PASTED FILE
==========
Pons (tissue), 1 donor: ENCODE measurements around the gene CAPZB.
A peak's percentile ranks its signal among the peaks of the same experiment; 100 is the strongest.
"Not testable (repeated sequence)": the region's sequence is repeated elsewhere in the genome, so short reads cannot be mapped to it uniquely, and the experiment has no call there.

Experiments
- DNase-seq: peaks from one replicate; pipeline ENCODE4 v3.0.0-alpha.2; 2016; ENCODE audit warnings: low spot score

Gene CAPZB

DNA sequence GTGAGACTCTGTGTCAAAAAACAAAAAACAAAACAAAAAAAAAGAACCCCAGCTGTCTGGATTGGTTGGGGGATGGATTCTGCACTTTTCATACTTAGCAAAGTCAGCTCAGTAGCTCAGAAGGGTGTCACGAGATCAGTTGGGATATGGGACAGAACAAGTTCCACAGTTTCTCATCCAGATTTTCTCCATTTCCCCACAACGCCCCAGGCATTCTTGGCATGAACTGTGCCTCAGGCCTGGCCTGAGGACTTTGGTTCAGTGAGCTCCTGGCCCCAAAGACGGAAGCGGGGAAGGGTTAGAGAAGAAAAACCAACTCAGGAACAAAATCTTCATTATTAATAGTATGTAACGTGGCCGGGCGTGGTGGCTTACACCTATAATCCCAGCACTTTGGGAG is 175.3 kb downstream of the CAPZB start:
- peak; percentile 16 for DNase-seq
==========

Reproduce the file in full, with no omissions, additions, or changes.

Pons (tissue), 1 donor: ENCODE measurements around the gene CAPZB.
A peak's percentile ranks its signal among the peaks of the same experiment; 100 is the strongest.
"Not testable (repeated sequence)": the region's sequence is repeated elsewhere in the genome, so short reads cannot be mapped to it uniquely, and the experiment has no call there.

Experiments
- DNase-seq: peaks from one replicate; pipeline ENCODE4 v3.0.0-alpha.2; 2016; ENCODE audit warnings: low spot score

Gene CAPZB

DNA sequence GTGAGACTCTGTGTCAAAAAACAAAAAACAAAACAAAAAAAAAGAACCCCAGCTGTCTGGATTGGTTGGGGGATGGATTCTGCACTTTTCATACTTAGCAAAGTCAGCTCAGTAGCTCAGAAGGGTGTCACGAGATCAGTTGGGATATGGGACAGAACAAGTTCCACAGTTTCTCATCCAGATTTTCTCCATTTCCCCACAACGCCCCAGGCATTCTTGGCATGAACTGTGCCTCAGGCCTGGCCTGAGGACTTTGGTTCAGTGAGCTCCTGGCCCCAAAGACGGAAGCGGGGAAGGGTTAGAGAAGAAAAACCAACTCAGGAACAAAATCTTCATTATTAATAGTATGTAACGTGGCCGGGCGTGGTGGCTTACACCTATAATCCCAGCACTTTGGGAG is 175.3 kb downstream of the CAPZB start:
- peak; percentile 16 for DNase-seq